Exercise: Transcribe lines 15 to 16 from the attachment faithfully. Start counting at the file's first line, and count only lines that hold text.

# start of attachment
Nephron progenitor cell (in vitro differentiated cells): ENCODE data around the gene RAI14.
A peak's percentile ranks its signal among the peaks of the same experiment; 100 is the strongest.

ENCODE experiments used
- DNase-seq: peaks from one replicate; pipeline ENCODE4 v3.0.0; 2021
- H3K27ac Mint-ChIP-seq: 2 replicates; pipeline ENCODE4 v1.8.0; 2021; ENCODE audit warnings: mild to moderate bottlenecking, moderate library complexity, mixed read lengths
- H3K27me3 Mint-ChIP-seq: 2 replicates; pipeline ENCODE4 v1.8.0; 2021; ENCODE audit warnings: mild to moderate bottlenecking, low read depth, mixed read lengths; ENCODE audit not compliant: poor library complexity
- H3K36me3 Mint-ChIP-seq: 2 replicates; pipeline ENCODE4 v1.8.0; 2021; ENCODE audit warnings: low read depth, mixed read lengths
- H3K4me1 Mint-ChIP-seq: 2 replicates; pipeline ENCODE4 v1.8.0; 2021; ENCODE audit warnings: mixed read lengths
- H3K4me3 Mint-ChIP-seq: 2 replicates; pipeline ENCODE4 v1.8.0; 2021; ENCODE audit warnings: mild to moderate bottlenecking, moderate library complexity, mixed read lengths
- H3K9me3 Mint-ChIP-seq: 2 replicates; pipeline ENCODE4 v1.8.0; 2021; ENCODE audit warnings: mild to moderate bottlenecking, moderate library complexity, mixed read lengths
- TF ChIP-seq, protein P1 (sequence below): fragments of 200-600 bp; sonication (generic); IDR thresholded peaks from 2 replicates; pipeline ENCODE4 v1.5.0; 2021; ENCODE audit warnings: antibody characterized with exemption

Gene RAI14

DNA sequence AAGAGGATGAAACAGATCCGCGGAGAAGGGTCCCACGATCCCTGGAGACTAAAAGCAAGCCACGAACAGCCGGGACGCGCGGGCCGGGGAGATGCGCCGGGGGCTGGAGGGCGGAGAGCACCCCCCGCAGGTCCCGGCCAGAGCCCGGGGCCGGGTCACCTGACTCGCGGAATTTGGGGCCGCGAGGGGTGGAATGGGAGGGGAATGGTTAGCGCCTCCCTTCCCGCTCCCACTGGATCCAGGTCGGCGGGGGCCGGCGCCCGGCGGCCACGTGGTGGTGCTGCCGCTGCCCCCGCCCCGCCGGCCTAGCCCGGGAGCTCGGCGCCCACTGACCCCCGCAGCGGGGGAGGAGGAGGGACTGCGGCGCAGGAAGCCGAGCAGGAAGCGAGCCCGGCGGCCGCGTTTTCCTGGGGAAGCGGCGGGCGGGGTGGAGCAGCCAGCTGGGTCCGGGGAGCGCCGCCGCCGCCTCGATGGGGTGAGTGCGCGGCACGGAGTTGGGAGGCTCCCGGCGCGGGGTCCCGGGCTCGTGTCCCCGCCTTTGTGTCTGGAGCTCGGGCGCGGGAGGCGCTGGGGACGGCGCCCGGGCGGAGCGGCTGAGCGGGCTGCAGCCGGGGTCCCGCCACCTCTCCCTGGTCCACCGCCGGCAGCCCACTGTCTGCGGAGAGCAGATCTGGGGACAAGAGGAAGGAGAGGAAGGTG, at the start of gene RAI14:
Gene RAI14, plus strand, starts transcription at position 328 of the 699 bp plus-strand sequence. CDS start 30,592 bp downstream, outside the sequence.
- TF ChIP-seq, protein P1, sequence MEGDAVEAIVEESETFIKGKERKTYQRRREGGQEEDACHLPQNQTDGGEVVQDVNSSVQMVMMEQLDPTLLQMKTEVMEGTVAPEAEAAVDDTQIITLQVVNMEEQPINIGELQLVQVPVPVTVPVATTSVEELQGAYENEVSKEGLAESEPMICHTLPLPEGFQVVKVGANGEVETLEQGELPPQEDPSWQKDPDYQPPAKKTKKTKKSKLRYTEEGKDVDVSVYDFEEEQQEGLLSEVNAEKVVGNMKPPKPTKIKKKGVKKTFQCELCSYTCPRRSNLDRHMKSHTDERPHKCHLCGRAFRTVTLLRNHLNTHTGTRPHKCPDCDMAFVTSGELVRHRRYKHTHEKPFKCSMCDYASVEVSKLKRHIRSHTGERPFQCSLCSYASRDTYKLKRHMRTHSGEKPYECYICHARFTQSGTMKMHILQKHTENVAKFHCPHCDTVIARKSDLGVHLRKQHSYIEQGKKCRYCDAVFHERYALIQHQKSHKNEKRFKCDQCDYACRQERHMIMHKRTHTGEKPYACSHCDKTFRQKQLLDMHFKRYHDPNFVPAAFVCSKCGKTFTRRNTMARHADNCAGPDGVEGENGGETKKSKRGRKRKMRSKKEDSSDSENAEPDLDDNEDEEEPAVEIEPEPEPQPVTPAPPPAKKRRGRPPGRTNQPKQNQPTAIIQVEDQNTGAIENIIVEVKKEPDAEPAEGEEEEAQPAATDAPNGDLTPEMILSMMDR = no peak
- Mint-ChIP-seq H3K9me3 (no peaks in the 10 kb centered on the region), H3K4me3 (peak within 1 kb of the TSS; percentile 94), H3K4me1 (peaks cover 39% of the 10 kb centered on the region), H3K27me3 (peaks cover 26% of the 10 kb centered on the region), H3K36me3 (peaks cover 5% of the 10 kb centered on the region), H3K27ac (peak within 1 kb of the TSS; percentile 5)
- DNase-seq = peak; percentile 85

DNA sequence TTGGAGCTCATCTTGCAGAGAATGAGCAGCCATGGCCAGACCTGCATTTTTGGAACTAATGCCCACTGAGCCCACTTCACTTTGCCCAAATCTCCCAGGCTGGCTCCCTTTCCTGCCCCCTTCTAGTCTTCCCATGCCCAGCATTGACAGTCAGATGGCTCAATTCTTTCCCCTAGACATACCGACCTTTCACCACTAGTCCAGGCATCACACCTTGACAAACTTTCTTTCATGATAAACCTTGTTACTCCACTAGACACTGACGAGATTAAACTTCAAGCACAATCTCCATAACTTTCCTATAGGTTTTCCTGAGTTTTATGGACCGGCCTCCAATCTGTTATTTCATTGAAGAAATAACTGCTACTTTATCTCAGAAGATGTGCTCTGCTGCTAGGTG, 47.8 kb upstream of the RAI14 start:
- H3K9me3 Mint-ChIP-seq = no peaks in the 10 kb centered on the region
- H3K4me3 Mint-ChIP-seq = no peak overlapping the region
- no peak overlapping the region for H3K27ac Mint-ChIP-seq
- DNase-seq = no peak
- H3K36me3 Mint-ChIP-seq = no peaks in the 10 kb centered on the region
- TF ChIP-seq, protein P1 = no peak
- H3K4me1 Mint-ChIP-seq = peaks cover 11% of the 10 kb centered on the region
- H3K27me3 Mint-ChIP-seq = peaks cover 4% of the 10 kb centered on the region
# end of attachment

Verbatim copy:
- TF ChIP-seq, protein P1, sequence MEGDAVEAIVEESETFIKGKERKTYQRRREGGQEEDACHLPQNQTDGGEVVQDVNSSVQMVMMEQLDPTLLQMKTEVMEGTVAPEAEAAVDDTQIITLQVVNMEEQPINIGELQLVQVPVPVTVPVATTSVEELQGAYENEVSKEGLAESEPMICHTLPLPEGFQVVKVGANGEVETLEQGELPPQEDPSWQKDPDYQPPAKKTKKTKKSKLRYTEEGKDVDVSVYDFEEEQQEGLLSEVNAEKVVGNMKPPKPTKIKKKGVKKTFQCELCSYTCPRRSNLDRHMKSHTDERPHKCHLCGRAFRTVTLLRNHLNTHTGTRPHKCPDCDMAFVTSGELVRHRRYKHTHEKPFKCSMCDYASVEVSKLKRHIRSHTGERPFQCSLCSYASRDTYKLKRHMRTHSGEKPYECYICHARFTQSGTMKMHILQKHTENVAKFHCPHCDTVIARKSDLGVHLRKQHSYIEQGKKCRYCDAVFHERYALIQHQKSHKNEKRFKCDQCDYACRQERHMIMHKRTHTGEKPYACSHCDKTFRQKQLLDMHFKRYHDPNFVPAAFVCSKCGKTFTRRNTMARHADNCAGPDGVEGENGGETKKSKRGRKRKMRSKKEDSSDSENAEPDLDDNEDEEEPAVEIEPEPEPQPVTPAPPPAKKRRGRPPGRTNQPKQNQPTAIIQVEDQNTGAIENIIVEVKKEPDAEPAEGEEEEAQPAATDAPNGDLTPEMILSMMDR = no peak
- Mint-ChIP-seq H3K9me3 (no peaks in the 10 kb centered on the region), H3K4me3 (peak within 1 kb of the TSS; percentile 94), H3K4me1 (peaks cover 39% of the 10 kb centered on the region), H3K27me3 (peaks cover 26% of the 10 kb centered on the region), H3K36me3 (peaks cover 5% of the 10 kb centered on the region), H3K27ac (peak within 1 kb of the TSS; percentile 5)